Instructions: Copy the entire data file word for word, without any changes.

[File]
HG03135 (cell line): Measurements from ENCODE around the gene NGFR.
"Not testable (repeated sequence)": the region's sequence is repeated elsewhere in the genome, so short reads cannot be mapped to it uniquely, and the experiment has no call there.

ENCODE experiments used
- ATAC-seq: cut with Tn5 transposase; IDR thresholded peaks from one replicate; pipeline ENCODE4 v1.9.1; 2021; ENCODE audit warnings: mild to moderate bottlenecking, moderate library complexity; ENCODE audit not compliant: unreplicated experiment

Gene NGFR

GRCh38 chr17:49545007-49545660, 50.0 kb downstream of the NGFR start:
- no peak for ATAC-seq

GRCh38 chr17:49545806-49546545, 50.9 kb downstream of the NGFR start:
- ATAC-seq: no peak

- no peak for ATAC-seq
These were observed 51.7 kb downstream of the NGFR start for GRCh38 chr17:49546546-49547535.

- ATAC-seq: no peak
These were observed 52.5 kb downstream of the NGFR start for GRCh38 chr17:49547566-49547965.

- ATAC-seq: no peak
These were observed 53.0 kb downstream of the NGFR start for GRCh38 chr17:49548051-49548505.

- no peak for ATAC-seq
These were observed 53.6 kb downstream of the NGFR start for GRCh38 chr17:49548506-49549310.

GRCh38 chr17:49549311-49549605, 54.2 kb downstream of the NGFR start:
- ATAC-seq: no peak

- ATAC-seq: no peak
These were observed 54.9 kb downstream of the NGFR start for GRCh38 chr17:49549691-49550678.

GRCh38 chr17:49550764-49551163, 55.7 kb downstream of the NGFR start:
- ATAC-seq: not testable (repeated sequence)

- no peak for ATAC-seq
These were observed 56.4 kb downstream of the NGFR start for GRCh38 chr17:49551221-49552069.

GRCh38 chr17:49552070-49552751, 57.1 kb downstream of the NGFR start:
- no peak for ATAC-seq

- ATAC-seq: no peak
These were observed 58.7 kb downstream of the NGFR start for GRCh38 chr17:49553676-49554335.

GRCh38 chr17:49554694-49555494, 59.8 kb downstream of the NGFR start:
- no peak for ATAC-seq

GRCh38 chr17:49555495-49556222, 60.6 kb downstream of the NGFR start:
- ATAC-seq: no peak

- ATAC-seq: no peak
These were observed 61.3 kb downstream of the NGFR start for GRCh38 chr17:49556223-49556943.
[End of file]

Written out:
HG03135 (cell line): Measurements from ENCODE around the gene NGFR.
"Not testable (repeated sequence)": the region's sequence is repeated elsewhere in the genome, so short reads cannot be mapped to it uniquely, and the experiment has no call there.

ENCODE experiments used
- ATAC-seq: cut with Tn5 transposase; IDR thresholded peaks from one replicate; pipeline ENCODE4 v1.9.1; 2021; ENCODE audit warnings: mild to moderate bottlenecking, moderate library complexity; ENCODE audit not compliant: unreplicated experiment

Gene NGFR

GRCh38 chr17:49545007-49545660, 50.0 kb downstream of the NGFR start:
- no peak for ATAC-seq

GRCh38 chr17:49545806-49546545, 50.9 kb downstream of the NGFR start:
- ATAC-seq: no peak

- no peak for ATAC-seq
These were observed 51.7 kb downstream of the NGFR start for GRCh38 chr17:49546546-49547535.

- ATAC-seq: no peak
These were observed 52.5 kb downstream of the NGFR start for GRCh38 chr17:49547566-49547965.

- ATAC-seq: no peak
These were observed 53.0 kb downstream of the NGFR start for GRCh38 chr17:49548051-49548505.

- no peak for ATAC-seq
These were observed 53.6 kb downstream of the NGFR start for GRCh38 chr17:49548506-49549310.

GRCh38 chr17:49549311-49549605, 54.2 kb downstream of the NGFR start:
- ATAC-seq: no peak

- ATAC-seq: no peak
These were observed 54.9 kb downstream of the NGFR start for GRCh38 chr17:49549691-49550678.

GRCh38 chr17:49550764-49551163, 55.7 kb downstream of the NGFR start:
- ATAC-seq: not testable (repeated sequence)

- no peak for ATAC-seq
These were observed 56.4 kb downstream of the NGFR start for GRCh38 chr17:49551221-49552069.

GRCh38 chr17:49552070-49552751, 57.1 kb downstream of the NGFR start:
- no peak for ATAC-seq

- ATAC-seq: no peak
These were observed 58.7 kb downstream of the NGFR start for GRCh38 chr17:49553676-49554335.

GRCh38 chr17:49554694-49555494, 59.8 kb downstream of the NGFR start:
- no peak for ATAC-seq

GRCh38 chr17:49555495-49556222, 60.6 kb downstream of the NGFR start:
- ATAC-seq: no peak

- ATAC-seq: no peak
These were observed 61.3 kb downstream of the NGFR start for GRCh38 chr17:49556223-49556943.